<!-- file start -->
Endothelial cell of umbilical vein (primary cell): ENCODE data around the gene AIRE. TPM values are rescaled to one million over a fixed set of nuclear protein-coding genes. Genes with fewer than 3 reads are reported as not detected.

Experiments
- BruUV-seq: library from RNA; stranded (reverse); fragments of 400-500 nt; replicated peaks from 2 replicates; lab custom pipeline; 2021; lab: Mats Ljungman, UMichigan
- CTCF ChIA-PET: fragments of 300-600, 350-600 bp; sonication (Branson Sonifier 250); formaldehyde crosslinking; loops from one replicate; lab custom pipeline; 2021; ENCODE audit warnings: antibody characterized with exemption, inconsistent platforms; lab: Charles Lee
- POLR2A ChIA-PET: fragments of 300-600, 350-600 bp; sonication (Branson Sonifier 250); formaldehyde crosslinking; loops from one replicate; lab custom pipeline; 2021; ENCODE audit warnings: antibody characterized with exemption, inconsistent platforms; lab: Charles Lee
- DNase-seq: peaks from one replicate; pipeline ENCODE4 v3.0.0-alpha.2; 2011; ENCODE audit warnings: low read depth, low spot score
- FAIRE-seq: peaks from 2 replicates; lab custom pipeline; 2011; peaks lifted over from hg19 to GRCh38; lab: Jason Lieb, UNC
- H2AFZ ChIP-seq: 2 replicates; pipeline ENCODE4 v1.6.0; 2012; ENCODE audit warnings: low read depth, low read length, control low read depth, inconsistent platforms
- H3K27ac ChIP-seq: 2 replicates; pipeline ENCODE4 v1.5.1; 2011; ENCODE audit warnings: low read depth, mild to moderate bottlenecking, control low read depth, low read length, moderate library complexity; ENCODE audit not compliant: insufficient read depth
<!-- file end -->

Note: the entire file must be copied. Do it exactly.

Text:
Endothelial cell of umbilical vein (primary cell): ENCODE data around the gene AIRE. TPM values are rescaled to one million over a fixed set of nuclear protein-coding genes. Genes with fewer than 3 reads are reported as not detected.

Experiments
- BruUV-seq: library from RNA; stranded (reverse); fragments of 400-500 nt; replicated peaks from 2 replicates; lab custom pipeline; 2021; lab: Mats Ljungman, UMichigan
- CTCF ChIA-PET: fragments of 300-600, 350-600 bp; sonication (Branson Sonifier 250); formaldehyde crosslinking; loops from one replicate; lab custom pipeline; 2021; ENCODE audit warnings: antibody characterized with exemption, inconsistent platforms; lab: Charles Lee
- POLR2A ChIA-PET: fragments of 300-600, 350-600 bp; sonication (Branson Sonifier 250); formaldehyde crosslinking; loops from one replicate; lab custom pipeline; 2021; ENCODE audit warnings: antibody characterized with exemption, inconsistent platforms; lab: Charles Lee
- DNase-seq: peaks from one replicate; pipeline ENCODE4 v3.0.0-alpha.2; 2011; ENCODE audit warnings: low read depth, low spot score
- FAIRE-seq: peaks from 2 replicates; lab custom pipeline; 2011; peaks lifted over from hg19 to GRCh38; lab: Jason Lieb, UNC
- H2AFZ ChIP-seq: 2 replicates; pipeline ENCODE4 v1.6.0; 2012; ENCODE audit warnings: low read depth, low read length, control low read depth, inconsistent platforms
- H3K27ac ChIP-seq: 2 replicates; pipeline ENCODE4 v1.5.1; 2011; ENCODE audit warnings: low read depth, mild to moderate bottlenecking, control low read depth, low read length, moderate library complexity; ENCODE audit not compliant: insufficient read depth